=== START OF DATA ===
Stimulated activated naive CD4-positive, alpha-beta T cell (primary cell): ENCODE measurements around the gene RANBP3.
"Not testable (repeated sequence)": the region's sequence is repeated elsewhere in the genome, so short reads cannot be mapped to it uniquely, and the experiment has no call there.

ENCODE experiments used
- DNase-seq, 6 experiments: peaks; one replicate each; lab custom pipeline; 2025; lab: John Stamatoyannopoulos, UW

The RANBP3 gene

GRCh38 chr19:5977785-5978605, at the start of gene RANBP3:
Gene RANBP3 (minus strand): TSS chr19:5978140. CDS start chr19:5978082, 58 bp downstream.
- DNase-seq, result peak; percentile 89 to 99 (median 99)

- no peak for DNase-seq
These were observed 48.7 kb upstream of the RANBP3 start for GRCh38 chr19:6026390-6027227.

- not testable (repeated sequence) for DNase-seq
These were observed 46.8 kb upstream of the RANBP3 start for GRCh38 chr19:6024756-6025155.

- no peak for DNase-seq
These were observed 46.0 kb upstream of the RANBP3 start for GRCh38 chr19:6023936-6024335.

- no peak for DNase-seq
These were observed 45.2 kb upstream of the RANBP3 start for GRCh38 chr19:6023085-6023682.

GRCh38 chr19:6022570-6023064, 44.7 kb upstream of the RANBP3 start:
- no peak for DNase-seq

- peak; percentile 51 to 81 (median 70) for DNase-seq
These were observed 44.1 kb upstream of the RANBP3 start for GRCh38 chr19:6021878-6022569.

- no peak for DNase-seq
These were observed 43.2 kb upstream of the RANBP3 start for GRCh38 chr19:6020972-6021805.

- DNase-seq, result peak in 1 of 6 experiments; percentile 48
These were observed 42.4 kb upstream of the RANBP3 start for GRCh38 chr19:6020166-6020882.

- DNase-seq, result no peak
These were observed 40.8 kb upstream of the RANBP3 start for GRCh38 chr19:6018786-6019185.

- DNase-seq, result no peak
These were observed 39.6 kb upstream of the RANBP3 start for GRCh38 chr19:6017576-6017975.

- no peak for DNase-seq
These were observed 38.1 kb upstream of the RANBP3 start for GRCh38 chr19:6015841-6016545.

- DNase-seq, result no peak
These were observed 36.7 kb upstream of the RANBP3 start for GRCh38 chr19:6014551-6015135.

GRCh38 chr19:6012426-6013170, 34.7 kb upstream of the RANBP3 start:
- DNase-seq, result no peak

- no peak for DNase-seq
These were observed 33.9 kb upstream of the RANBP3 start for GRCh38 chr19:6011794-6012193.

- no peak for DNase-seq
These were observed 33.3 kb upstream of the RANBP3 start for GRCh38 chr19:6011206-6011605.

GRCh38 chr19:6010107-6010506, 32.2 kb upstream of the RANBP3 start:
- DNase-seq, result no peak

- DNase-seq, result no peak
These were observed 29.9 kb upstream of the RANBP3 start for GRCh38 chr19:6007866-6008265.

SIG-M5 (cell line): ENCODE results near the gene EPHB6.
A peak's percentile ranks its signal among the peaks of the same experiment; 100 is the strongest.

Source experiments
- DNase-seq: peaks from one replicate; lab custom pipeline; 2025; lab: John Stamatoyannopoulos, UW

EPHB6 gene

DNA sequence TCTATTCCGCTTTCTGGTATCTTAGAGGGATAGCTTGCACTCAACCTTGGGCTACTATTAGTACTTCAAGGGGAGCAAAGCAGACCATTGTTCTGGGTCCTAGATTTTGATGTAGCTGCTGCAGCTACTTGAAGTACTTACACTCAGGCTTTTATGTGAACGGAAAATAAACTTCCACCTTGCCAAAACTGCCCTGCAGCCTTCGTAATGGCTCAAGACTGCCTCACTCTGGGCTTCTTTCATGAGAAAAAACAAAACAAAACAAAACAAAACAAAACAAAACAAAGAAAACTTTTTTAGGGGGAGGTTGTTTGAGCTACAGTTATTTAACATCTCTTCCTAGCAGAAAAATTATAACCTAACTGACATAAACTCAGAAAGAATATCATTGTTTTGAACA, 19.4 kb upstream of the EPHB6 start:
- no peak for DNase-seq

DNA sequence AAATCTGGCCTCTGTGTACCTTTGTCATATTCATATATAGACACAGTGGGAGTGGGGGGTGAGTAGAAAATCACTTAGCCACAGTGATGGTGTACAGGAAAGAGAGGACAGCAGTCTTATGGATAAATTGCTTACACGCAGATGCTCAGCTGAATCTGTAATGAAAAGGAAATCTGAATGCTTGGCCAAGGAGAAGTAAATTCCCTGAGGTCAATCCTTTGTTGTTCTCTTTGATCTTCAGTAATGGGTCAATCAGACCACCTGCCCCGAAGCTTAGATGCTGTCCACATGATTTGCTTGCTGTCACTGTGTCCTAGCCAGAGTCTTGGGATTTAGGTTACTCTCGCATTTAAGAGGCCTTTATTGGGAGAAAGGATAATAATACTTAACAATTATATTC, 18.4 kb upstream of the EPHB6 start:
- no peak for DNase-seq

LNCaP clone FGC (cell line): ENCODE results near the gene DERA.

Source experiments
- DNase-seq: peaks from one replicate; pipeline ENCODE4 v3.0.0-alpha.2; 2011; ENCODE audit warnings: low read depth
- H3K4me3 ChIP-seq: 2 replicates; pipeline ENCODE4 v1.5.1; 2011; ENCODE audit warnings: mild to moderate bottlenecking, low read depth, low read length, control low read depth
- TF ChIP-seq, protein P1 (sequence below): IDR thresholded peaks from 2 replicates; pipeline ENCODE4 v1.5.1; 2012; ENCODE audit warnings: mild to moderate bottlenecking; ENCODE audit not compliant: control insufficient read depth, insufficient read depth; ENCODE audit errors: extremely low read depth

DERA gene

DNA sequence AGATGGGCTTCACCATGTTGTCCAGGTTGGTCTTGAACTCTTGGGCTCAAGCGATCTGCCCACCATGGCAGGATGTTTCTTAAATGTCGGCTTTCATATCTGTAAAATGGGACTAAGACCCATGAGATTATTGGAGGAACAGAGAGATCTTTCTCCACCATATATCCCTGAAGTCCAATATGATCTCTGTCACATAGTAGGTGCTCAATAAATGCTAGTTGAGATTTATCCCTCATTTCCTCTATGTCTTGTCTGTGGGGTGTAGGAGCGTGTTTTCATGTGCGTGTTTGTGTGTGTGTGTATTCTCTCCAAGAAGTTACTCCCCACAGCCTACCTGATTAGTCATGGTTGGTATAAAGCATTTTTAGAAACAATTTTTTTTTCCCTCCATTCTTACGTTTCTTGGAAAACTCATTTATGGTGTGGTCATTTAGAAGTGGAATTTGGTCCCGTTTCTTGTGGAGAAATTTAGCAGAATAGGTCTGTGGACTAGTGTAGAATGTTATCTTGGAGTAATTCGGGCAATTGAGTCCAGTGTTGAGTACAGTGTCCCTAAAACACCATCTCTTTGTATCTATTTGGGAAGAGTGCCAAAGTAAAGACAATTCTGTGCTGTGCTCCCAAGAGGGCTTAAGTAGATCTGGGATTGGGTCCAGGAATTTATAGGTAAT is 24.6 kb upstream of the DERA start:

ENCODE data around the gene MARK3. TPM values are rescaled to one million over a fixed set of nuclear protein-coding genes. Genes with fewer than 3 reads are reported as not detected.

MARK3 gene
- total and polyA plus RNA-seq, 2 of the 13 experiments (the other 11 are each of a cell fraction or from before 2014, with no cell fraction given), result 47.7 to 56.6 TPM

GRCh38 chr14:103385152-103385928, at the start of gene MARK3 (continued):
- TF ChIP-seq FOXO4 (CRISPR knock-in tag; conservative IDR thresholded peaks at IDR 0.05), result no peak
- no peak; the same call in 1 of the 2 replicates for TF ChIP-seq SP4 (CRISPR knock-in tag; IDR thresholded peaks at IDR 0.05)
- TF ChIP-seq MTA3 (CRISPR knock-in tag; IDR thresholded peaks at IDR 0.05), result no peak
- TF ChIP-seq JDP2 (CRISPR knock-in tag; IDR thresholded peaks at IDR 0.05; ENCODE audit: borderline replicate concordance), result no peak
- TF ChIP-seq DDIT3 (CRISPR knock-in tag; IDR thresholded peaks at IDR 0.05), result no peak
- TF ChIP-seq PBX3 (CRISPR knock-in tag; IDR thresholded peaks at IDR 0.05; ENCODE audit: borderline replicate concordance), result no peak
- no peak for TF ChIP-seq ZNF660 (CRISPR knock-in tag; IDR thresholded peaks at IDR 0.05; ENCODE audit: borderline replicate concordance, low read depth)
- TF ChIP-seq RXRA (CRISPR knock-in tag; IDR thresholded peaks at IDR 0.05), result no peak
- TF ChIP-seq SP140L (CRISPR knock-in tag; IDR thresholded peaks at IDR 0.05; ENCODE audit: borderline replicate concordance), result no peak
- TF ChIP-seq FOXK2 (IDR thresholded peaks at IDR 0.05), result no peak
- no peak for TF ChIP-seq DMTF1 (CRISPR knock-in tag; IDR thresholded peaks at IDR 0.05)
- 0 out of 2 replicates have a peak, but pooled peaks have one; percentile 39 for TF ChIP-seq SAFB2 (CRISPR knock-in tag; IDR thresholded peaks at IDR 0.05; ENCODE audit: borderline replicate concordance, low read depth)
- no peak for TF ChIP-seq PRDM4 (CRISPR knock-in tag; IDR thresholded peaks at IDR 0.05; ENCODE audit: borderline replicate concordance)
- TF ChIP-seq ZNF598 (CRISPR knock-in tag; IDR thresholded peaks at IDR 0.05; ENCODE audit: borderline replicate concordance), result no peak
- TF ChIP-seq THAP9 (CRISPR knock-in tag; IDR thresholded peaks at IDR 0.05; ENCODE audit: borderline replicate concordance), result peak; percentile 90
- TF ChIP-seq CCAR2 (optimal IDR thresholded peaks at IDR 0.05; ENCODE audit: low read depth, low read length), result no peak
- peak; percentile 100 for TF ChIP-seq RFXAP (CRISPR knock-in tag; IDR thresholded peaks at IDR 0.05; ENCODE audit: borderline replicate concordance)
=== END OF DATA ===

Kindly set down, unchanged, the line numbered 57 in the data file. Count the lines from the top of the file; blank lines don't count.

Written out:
DERA gene